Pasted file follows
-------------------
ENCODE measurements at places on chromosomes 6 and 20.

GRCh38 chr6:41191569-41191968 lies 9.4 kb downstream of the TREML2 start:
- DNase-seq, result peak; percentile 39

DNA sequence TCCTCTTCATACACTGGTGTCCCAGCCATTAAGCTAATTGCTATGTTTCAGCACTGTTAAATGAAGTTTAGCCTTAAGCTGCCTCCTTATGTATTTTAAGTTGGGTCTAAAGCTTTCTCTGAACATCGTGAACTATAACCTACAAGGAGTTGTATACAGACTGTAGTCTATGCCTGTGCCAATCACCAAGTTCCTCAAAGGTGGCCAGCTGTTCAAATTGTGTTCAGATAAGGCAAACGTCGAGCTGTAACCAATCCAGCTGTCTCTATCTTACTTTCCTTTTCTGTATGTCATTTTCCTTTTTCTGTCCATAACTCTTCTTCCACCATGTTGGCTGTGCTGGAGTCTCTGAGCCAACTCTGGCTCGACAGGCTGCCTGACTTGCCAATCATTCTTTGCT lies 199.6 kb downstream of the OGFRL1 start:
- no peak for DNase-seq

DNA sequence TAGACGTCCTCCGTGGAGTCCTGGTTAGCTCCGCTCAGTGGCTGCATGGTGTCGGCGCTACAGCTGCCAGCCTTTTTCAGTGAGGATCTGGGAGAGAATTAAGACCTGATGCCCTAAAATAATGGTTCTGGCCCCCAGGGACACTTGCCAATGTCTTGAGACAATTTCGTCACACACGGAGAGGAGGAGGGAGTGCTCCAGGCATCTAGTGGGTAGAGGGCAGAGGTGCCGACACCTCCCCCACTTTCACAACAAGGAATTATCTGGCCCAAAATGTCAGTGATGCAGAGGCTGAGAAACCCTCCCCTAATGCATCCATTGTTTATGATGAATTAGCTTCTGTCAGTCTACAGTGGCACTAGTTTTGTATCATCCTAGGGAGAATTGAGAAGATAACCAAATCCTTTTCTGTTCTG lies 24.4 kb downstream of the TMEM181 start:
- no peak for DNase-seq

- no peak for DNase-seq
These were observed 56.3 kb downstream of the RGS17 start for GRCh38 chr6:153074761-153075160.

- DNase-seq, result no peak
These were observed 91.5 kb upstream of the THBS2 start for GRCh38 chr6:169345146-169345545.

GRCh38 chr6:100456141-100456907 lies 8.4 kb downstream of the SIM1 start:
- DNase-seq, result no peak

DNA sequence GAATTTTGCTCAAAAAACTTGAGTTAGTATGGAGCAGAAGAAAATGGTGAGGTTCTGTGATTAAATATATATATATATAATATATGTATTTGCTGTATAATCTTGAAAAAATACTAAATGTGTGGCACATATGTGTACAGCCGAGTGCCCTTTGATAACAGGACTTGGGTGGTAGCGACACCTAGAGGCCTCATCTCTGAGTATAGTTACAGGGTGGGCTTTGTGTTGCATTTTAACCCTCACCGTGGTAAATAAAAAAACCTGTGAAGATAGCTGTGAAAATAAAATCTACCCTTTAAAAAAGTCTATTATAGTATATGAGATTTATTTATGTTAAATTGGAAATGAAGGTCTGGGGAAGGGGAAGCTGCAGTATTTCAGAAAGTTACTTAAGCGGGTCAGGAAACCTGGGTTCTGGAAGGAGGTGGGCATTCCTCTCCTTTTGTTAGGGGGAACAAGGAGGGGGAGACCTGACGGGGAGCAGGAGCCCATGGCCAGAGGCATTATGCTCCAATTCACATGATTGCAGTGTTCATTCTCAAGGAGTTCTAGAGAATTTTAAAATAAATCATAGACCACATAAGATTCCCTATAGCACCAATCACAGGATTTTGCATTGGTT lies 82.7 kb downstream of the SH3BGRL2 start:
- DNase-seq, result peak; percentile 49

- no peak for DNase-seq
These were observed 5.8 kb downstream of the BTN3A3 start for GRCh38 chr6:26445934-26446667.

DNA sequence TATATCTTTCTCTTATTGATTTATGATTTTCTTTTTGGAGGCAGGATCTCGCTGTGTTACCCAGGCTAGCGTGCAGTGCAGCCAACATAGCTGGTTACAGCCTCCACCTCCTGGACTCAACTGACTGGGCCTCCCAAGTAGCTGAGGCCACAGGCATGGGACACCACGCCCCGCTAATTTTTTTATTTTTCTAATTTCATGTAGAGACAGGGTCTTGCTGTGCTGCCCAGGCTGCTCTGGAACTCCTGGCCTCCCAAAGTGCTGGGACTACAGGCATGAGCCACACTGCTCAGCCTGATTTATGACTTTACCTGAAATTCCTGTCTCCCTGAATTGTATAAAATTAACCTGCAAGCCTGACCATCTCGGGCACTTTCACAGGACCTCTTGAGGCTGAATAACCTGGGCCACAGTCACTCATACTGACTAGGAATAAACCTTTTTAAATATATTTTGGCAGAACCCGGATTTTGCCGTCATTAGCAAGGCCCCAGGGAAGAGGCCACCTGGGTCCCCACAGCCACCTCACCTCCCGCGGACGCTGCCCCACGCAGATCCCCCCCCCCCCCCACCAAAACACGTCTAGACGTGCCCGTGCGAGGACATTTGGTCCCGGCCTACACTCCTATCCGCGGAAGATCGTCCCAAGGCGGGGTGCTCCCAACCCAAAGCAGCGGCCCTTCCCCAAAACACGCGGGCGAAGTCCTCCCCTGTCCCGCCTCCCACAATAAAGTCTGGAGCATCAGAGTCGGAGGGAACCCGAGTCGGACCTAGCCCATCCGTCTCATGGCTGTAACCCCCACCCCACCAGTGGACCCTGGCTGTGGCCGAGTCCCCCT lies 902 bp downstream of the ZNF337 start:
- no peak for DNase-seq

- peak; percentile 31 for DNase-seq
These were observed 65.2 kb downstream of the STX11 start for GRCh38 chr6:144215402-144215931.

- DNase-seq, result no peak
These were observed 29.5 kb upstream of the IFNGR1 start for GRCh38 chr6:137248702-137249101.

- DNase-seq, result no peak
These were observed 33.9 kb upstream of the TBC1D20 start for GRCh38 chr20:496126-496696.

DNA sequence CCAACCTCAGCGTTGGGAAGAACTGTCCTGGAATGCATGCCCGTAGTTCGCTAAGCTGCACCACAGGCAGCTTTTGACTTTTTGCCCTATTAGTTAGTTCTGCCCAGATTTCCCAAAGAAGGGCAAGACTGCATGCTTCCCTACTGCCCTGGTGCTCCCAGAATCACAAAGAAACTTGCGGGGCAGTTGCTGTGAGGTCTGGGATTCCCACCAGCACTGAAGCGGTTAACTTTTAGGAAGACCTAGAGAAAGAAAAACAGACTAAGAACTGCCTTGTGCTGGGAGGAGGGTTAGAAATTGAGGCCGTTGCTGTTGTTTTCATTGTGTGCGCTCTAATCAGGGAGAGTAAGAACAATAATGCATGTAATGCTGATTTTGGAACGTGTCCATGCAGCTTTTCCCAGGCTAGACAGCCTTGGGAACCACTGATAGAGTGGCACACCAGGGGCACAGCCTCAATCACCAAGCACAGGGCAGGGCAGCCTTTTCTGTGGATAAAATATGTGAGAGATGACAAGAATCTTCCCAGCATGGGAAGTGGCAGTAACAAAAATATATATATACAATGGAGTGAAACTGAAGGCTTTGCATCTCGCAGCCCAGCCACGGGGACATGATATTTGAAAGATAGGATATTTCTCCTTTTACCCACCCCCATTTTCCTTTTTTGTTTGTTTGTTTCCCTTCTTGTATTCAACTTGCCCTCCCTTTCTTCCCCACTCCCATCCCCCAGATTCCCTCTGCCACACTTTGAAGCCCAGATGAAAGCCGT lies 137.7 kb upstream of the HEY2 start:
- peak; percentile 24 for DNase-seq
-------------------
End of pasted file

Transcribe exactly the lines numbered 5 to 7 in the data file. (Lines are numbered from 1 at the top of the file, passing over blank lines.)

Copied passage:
- no peak for DNase-seq

DNA sequence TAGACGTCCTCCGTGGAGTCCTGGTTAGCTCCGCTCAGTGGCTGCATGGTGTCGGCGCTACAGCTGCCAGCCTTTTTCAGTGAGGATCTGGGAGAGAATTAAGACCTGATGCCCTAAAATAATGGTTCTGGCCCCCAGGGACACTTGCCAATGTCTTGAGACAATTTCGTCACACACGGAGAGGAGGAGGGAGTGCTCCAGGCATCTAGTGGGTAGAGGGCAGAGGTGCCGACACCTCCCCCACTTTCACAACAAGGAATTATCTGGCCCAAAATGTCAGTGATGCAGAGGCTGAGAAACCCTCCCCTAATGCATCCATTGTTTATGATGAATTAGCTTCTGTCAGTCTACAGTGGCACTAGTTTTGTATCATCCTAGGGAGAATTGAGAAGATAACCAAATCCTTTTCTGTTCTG lies 24.4 kb downstream of the TMEM181 start:
- no peak for DNase-seq